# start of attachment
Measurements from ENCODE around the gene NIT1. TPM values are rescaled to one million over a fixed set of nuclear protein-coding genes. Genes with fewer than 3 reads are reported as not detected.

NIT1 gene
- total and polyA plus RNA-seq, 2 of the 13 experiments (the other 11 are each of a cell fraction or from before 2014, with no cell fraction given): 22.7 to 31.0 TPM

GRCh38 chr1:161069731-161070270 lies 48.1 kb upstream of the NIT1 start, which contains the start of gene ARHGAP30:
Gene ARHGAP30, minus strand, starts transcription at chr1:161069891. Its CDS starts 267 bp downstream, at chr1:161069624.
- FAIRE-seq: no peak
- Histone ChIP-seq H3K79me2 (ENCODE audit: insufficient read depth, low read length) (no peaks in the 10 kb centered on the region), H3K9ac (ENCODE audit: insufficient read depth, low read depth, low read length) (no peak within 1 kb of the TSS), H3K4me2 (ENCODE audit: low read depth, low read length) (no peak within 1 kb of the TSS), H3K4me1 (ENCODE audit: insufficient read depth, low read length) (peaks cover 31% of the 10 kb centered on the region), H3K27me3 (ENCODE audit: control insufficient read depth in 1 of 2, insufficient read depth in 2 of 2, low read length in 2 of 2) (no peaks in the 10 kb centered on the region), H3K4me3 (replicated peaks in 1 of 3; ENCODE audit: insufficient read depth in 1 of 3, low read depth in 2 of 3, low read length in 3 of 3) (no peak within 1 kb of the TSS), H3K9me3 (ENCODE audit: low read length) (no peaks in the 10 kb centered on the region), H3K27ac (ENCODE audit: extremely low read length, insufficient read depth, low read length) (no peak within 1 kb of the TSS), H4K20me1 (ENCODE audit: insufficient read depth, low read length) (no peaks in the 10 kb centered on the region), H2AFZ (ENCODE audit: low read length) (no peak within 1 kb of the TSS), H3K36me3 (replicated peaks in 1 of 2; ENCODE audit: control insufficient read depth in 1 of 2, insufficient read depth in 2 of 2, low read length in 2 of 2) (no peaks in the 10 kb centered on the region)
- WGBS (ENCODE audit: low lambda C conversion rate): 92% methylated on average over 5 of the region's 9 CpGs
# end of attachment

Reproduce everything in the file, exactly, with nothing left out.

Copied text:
Measurements from ENCODE around the gene NIT1. TPM values are rescaled to one million over a fixed set of nuclear protein-coding genes. Genes with fewer than 3 reads are reported as not detected.

NIT1 gene
- total and polyA plus RNA-seq, 2 of the 13 experiments (the other 11 are each of a cell fraction or from before 2014, with no cell fraction given): 22.7 to 31.0 TPM

GRCh38 chr1:161069731-161070270 lies 48.1 kb upstream of the NIT1 start, which contains the start of gene ARHGAP30:
Gene ARHGAP30, minus strand, starts transcription at chr1:161069891. Its CDS starts 267 bp downstream, at chr1:161069624.
- FAIRE-seq: no peak
- Histone ChIP-seq H3K79me2 (ENCODE audit: insufficient read depth, low read length) (no peaks in the 10 kb centered on the region), H3K9ac (ENCODE audit: insufficient read depth, low read depth, low read length) (no peak within 1 kb of the TSS), H3K4me2 (ENCODE audit: low read depth, low read length) (no peak within 1 kb of the TSS), H3K4me1 (ENCODE audit: insufficient read depth, low read length) (peaks cover 31% of the 10 kb centered on the region), H3K27me3 (ENCODE audit: control insufficient read depth in 1 of 2, insufficient read depth in 2 of 2, low read length in 2 of 2) (no peaks in the 10 kb centered on the region), H3K4me3 (replicated peaks in 1 of 3; ENCODE audit: insufficient read depth in 1 of 3, low read depth in 2 of 3, low read length in 3 of 3) (no peak within 1 kb of the TSS), H3K9me3 (ENCODE audit: low read length) (no peaks in the 10 kb centered on the region), H3K27ac (ENCODE audit: extremely low read length, insufficient read depth, low read length) (no peak within 1 kb of the TSS), H4K20me1 (ENCODE audit: insufficient read depth, low read length) (no peaks in the 10 kb centered on the region), H2AFZ (ENCODE audit: low read length) (no peak within 1 kb of the TSS), H3K36me3 (replicated peaks in 1 of 2; ENCODE audit: control insufficient read depth in 1 of 2, insufficient read depth in 2 of 2, low read length in 2 of 2) (no peaks in the 10 kb centered on the region)
- WGBS (ENCODE audit: low lambda C conversion rate): 92% methylated on average over 5 of the region's 9 CpGs